Egypt’s Minister of Antiquities Khaled El-Anany has said that the new Grand Egyptian Museum (GEM) is set to be officially inaugurated in 2020, saying the ministry has strict directives from the country’s political leadership for the opening to be held that year.
El-Anany said that the entrance tickets are to be priced at EGP 5 for Egyptian students, 10 EGP for a public ticket, and free for students of free schools.
The minister gave the statements during a meeting of the Egyptian parliament’s culture, media and antiquities committee on Sunday.
El-Anany announced that the terms and conditions booklet will be ready soon for the Emirati company and international consortiums that have said they will be bidding to administer the facility.
The GEM complex is located on an area of approximately 500,000 square metres adjacent to the Pyramids of Giza. It is one of the largest museums in the world displaying the heritage of a single civilisation.
The construction of the museum began in 2006 with funding from the Japanese government.
“GEM construction slowed down following the outbreak of the revolution in January 2011, but in 2019 the construction began to move ahead again at a great pace and 80 percent of the work has so far been completed,” El-Anany told the committee.
He said that the great value of Egypt’s new museum led the government of Japan to loan Egypt $450 million to build it, but the total cost of the museum is expected to reach $1 billion.
“So far we have been able to transport 45,000 antiquities to the new museum to be ready for display when it opens in 2020,” said El-Anany.
The museum will contain over 100,000 artefacts, reflecting Egypt’s past from prehistory through to the Greek and Roman periods.
Speaking about the ministry’s work, El-Anany said there is currently a major archaeological discovery in Egypt almost every week.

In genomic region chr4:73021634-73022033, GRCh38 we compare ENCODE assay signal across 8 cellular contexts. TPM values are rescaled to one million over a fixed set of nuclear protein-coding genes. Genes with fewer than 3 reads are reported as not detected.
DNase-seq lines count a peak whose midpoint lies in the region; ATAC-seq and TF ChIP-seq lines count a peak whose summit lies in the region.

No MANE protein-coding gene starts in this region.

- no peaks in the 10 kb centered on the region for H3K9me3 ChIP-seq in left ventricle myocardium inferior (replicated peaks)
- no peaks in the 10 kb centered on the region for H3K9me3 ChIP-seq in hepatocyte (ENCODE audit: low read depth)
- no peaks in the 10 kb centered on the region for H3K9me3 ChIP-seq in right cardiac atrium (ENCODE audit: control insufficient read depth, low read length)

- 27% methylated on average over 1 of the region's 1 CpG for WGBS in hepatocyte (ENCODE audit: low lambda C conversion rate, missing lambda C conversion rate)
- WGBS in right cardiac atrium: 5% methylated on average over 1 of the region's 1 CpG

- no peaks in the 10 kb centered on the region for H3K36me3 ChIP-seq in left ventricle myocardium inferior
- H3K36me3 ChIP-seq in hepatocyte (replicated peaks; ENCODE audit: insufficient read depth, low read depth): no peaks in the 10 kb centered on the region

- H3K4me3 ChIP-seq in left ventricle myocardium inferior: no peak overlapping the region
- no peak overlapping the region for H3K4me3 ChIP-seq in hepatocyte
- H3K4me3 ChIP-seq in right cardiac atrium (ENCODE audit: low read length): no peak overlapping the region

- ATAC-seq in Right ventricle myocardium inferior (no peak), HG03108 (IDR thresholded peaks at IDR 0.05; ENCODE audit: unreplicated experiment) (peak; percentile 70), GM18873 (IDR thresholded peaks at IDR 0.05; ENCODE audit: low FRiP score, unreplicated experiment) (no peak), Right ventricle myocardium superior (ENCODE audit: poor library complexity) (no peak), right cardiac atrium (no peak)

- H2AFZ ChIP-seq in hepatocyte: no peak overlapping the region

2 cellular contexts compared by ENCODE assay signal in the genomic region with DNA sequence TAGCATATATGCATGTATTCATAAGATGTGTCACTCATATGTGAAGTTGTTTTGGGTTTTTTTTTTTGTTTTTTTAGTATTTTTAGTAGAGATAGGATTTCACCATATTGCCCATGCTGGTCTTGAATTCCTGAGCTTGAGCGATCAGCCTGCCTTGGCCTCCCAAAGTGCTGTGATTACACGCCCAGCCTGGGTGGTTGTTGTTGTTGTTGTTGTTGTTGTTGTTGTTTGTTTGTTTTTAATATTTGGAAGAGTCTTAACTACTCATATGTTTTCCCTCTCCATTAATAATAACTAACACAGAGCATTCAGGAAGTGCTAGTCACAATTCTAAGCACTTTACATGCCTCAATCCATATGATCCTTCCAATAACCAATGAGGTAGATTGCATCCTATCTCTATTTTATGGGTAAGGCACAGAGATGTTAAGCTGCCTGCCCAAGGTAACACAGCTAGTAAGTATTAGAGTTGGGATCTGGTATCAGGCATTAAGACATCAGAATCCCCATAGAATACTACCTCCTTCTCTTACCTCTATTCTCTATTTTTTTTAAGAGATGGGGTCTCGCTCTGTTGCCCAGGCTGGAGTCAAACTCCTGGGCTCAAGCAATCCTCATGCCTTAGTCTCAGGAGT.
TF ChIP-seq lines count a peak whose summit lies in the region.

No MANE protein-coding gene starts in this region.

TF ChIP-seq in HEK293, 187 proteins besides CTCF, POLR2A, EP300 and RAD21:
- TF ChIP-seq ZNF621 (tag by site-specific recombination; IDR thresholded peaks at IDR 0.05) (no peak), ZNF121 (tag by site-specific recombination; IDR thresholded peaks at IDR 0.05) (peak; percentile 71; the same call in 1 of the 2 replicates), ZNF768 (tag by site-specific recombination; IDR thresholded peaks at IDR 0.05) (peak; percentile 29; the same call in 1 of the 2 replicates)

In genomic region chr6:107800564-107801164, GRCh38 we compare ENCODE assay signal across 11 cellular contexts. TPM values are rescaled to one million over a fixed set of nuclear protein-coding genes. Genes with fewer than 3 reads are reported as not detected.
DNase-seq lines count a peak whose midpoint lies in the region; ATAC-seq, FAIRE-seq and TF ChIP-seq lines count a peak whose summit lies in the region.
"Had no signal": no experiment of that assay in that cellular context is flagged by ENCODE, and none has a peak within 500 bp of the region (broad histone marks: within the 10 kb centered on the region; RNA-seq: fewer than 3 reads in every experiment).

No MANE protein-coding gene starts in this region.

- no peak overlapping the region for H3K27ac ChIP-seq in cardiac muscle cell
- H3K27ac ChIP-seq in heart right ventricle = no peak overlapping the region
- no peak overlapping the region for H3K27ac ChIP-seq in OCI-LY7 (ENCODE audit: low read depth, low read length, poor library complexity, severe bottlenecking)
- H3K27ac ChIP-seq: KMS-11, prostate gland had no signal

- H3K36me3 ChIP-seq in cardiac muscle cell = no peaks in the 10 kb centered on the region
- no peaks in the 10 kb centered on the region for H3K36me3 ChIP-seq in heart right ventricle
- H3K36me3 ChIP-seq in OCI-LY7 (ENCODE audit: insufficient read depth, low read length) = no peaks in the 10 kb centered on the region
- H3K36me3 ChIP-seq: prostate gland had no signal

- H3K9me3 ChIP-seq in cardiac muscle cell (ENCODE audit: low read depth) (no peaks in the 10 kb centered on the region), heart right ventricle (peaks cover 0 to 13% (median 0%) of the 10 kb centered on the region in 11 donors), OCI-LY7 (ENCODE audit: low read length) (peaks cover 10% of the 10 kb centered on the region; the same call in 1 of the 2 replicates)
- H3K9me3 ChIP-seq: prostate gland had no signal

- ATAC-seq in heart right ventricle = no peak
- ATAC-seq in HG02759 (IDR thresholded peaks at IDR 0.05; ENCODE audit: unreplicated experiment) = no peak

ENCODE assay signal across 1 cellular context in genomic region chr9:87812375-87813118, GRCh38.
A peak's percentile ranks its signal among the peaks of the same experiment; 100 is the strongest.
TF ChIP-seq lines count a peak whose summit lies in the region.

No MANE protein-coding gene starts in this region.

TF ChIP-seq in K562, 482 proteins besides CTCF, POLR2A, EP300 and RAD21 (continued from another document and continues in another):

“There will be a great archaeological discovery in Giza’s Saqqara region, and I invite all members of parliament to attend the event next week,” said the minister, without providing further details.
On the renovation of the religious archaeological heritage, El-Anany affirmed that Jewish heritage is an important part of Egyptian heritage, and is top priority for the ministry, as is the Pharaonic, Roman, Islamic and Coptic archaeological heritage of the country.
The minister also revealed that the ministry will raise the price of entrance tickets to the pyramids for foreigners from EGP 80 to EGP 200, starting next November.
“Egyptians aged 60 years and older will be exempted from the entrance fee, while the ministry will issue an annual subscription ticket for Egyptian students for EGP 150,” the minister said.
On the latest developments in retrieving Egyptian artefacts that have been smuggled abroad, the minister said that a number had been discovered in Sharjah Emirate in the UAE, and many have been retrieved directly or by lawsuits.
El-Anany also revealed that the ministry is investigating a recent case of an artefact that was stolen from inside the Egyptian Museum in Cairo, adding that he can’t reveal the details of the incident at the time being.
On the case of the smuggled artefacts discovered in Naples in May, El-Anany said that the case involved 21,000 ancient coins and 151 small statues. All were retrieved by the Egyptian general prosecution within only a month.
“This is the shortest period of time known to retrieve smuggled artefacts,” El-Anany said; however, he added that the full details of the case are still being investigated by the prosecution, who will identify the smugglers and who the artefacts were intended for.
In May, Italian authorities seized a huge collection of artefacts in Naples from several countries, including Egypt.
According to officials in the Ministry of Antiquities, the objects were stolen from illegal excavation sites, as there are no records of the artefacts in Egyptian museums.
The artefacts include a collection of pottery from different ancient eras, parts of sarcophagi and coins. Also among the artefacts were objects from the Islamic period.